Tell City Hall what you think. Beach Towers, major rezoning, public hearing Feb 5, 2013

(Updated) We encourage you to consider and express your views to City Hall about this project, which has implications for the West End, taxpayers, and the whole city. People continue to join the more than 13,000 people who have signed the WEN petition calling on City Hall to stop spot rezonings and to develop a comprehensive plan. Citizens want to see the big picture and want to make sure that the community’s long-term interests are adequately considered. Thanks to your support, we have succeeded in getting a community planning process, and it is now in mid-stream. But the huge spot rezonings have not stopped. The next major rezoning proposed for the West End is a huge precedent-setting infill project on a site that has heritage value. If approved, this application by  IBI/HB Architects and Devonshire Properties will have major impacts on the community. We urge you to read up, collect your thoughts, and communicate with your elected officials. Below is a summary of some key points we’ve put together. This web page will be updated.

Public hearing on Rezoning Application – 1600 Beach Avenue and 1651 Harwood Street
Tuesday, February 5, 2013 at 6 pm
Council Chamber, Third Floor, City Hall, 453 West 12th Avenue

Official details:

Register to or 604-829-4238. You can also register in person  up to half an hour before the hearing. Or send your written comments by e-mail to or by regular mail to Mayor Gregor Robertson, 453 W. 12nd Ave. Vancouver BC V5Y 1V4.


1. Should the City Grant Increased Density to Create Expensive Market Rental Housing? We don’t think so.

The site at 1600 Beach Avenue is currently the second most densely developed block in the West End.  The housing proposed to be created through a significant increase in density will do little to address affordability challenges in the neighbourhood or in the City as it is likely to be some of the most expensive housing in the neighbourhood.  Further, one of the objectives of the City’s Housing and Homelessness Strategy mentioned in the Staff Report to Council is to create balanced housing stock and a variety of tenures.  The West End currently has 82% of its housing as rental.  It is questionable whether significant density increases are an appropriate tool to create more rental housing in a neighbourhood which already has the highest proportion of rental housing in the city.

To justify rezonings under the STIR (Short Term Incentives for Rental) program, City staff continue to compare the costs of apartment rental with the costs of home ownership.  The Staff Report for 1600 Beach Avenue continues this inappropriate approach. But we can all understand that renting a car carries a different price than owning a car because they are different products.  The average income of a Vancouver renter is $34,000, which means funds available for an “affordable” rent (at 30% of income) is $850 per month.  The rents suggested by the developer at Beach Towers (and accepted by the City) are in the range of $1,125 to $2,720 per unit.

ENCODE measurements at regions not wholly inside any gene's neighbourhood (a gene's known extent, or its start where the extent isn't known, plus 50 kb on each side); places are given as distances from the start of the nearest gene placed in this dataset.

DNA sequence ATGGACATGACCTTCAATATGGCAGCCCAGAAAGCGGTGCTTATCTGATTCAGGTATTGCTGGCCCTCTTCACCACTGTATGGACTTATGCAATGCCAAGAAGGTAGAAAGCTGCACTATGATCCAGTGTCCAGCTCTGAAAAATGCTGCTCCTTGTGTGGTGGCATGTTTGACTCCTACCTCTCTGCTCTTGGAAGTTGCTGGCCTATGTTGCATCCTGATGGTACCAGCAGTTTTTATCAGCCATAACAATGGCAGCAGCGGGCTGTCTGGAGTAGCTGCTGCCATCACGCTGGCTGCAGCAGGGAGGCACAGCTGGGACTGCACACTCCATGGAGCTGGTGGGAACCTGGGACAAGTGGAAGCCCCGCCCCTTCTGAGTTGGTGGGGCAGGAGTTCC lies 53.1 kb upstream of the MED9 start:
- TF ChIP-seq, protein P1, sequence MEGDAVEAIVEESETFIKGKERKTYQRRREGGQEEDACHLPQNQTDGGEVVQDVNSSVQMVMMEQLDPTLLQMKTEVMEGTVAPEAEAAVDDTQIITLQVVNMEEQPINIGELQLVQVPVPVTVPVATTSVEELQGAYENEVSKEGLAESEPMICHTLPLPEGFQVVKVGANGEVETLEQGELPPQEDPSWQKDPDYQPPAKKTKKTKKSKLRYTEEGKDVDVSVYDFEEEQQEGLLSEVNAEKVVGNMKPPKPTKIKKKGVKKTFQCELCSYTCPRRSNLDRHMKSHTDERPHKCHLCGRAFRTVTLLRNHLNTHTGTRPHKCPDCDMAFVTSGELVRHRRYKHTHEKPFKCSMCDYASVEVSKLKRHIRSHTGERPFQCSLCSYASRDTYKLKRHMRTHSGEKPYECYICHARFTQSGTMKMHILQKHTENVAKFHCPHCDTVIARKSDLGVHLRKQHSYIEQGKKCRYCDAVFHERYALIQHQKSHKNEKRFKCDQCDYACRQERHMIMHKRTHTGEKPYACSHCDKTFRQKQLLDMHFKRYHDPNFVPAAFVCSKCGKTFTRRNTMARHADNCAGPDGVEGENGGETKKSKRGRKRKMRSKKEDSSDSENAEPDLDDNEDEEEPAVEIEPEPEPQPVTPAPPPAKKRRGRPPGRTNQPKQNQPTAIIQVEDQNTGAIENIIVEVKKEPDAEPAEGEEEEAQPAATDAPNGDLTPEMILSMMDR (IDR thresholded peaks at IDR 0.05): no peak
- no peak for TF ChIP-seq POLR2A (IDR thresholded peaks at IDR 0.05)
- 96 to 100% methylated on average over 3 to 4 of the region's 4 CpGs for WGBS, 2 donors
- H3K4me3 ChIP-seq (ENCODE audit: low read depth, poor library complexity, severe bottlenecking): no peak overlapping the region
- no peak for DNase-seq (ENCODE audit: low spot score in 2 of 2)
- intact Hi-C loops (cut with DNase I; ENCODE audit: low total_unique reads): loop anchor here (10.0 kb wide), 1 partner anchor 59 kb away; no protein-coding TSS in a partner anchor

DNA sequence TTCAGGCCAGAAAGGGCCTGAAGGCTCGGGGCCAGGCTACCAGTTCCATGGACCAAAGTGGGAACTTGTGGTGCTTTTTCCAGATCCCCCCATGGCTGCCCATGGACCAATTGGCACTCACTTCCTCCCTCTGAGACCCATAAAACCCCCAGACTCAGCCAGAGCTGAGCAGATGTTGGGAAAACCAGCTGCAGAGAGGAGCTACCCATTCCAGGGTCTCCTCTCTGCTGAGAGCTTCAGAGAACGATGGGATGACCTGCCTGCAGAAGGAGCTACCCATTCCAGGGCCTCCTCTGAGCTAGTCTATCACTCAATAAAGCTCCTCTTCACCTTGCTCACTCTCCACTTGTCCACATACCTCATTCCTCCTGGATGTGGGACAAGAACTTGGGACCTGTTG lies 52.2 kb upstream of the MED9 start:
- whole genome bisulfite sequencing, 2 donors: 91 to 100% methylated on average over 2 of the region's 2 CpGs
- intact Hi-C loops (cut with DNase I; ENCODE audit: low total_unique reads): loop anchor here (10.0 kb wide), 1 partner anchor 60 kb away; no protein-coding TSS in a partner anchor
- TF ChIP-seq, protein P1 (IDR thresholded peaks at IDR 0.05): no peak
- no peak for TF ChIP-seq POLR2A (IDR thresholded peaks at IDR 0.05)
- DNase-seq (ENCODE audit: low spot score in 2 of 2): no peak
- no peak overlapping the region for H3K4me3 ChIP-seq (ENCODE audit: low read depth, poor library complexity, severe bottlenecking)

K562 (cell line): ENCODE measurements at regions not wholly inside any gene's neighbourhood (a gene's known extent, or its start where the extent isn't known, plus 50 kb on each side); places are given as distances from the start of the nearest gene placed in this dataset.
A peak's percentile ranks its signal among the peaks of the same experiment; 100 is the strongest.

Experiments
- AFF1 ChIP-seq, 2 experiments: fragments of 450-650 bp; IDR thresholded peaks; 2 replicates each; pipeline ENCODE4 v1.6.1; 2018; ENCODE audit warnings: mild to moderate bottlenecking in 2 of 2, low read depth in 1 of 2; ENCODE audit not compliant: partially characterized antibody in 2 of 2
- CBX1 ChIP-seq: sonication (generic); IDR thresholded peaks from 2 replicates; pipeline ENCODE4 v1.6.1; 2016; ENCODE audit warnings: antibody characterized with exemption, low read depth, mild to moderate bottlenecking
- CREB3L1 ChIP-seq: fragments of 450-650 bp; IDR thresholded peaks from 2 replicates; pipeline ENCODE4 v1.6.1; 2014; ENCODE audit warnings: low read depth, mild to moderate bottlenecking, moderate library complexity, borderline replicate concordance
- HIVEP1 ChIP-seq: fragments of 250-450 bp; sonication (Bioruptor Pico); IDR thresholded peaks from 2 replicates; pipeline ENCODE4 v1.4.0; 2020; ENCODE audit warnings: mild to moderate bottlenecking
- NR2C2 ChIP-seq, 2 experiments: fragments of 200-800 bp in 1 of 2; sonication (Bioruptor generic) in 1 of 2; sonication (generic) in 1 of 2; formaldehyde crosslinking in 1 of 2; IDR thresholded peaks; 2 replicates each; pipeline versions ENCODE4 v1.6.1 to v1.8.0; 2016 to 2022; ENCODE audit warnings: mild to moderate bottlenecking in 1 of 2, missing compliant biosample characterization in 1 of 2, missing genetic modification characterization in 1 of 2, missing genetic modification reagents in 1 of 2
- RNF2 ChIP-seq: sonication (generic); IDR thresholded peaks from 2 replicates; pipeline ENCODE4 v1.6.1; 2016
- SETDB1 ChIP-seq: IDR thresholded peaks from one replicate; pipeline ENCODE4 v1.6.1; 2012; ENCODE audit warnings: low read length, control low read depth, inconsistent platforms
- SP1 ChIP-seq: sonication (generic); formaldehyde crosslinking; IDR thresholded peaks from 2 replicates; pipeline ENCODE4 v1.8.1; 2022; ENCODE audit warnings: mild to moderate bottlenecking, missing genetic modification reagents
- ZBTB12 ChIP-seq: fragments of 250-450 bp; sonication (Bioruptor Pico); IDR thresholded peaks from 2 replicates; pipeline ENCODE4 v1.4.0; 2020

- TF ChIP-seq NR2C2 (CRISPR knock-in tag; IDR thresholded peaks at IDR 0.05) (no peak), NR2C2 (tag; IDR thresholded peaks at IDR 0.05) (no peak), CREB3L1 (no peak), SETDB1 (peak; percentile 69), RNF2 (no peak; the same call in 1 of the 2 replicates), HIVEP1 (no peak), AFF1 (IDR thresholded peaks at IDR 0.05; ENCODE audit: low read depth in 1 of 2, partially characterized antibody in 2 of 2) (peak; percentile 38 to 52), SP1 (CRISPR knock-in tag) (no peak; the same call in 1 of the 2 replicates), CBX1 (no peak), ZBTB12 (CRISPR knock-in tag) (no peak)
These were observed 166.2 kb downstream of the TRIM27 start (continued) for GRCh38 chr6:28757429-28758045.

The “uniqueness” of this site, with its beachfront views means that it is ill-suited to an attempt to create “affordable market rental housing.”

The rents suggested by the developer are unlikely to be an accurate indication of the rents for the suites once constructed.  A 500-square-foot one-bedroom unit at Beach Towers currently rents for between $1200 and $1400 a month based on information at the Beach Towers website: It states:

 “Columbus House – 1600 Beach Ave, 1 Bedroom, 500 Sq. Ft. Rent ranging from $1200 – $1400”

Recent online listings for 500 square foot units have been approximately $1350.

If this project proceeds, it is NOT reasonable to expect that a 525-square-foot newly-constructed one bedroom units (25 square feet larger than the existing 1960s suites, and with the amenities of a dishwasher and in-suite laundry), will rent for $1390 a month at the likely time of occupancy in 2015. That would represent a rent only $40 per month more than the existing smaller suites.  City Staff in their report to City Council are using the developer’s apparently misleading estimates for rents to help justify this project.

2. Reduction in Public Views:

City policies put a priority on the preservation of public views.  The views down Harwood Street and through this site to English Bay are valued by all West End residents, tourists, and guests to the neighbourhood.  If this project is approved, it will diminish these existing views and reduce visual “permeability” of this site, because the proposal is to “in-fill” the open areas between the existing towers, in-fill the bases of the towers, and add a private recreation building at the corner of Harwood and Beach.  Although the Staff Report on Page 11 indicates that permeability is improved in the current revision of the application, the fact is that permeability will be drastically reduced if this project proceeds. Public views will be lost (or stolen).

As noted in the Statement of Significance (download PDF) prepared for the project:  “Space between towers and the raised apartment floors atop tall glazed lobbies contribute to the livability on site and allow views between the towers for inland neighbours” and as part of the “Cultural Landscape” section: “Arrangement of towers to take advantage of views beneath and between structures.”

3. Negative Impacts on a Listed Heritage Resource:

While Beach Towers is not currently listed in the City’s Heritage Register, it is identified as having potential as “Heritage A” (the highest level) in the City’s “Recent Landmarks Study” which documents more recent heritage assets in the city. The Statement of Significance regarding the site’s heritage value can be reviewed here: